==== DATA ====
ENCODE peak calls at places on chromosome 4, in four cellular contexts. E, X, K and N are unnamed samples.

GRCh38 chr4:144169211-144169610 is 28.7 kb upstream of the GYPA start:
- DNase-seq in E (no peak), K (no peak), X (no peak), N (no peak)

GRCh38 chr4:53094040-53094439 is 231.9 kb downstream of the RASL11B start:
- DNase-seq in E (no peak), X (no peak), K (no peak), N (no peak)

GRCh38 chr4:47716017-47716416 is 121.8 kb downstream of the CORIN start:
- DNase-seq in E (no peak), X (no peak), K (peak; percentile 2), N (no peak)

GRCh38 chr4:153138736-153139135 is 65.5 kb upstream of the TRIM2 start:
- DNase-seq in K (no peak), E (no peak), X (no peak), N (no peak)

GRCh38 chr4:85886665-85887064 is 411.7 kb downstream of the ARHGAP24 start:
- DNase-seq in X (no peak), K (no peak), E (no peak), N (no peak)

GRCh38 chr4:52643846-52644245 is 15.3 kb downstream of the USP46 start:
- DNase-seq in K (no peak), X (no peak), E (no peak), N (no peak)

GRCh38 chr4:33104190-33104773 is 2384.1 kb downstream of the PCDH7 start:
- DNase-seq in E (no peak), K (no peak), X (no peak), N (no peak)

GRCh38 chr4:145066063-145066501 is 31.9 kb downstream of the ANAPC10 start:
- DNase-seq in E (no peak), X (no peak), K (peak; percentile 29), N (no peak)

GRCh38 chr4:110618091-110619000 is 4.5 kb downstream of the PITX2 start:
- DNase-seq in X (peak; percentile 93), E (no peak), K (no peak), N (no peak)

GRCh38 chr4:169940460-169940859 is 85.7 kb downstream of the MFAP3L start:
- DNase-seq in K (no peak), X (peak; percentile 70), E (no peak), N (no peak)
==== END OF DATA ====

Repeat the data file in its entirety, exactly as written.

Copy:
ENCODE peak calls at places on chromosome 4, in four cellular contexts. E, X, K and N are unnamed samples.

GRCh38 chr4:144169211-144169610 is 28.7 kb upstream of the GYPA start:
- DNase-seq in E (no peak), K (no peak), X (no peak), N (no peak)

GRCh38 chr4:53094040-53094439 is 231.9 kb downstream of the RASL11B start:
- DNase-seq in E (no peak), X (no peak), K (no peak), N (no peak)

GRCh38 chr4:47716017-47716416 is 121.8 kb downstream of the CORIN start:
- DNase-seq in E (no peak), X (no peak), K (peak; percentile 2), N (no peak)

GRCh38 chr4:153138736-153139135 is 65.5 kb upstream of the TRIM2 start:
- DNase-seq in K (no peak), E (no peak), X (no peak), N (no peak)

GRCh38 chr4:85886665-85887064 is 411.7 kb downstream of the ARHGAP24 start:
- DNase-seq in X (no peak), K (no peak), E (no peak), N (no peak)

GRCh38 chr4:52643846-52644245 is 15.3 kb downstream of the USP46 start:
- DNase-seq in K (no peak), X (no peak), E (no peak), N (no peak)

GRCh38 chr4:33104190-33104773 is 2384.1 kb downstream of the PCDH7 start:
- DNase-seq in E (no peak), K (no peak), X (no peak), N (no peak)

GRCh38 chr4:145066063-145066501 is 31.9 kb downstream of the ANAPC10 start:
- DNase-seq in E (no peak), X (no peak), K (peak; percentile 29), N (no peak)

GRCh38 chr4:110618091-110619000 is 4.5 kb downstream of the PITX2 start:
- DNase-seq in X (peak; percentile 93), E (no peak), K (no peak), N (no peak)

GRCh38 chr4:169940460-169940859 is 85.7 kb downstream of the MFAP3L start:
- DNase-seq in K (no peak), X (peak; percentile 70), E (no peak), N (no peak)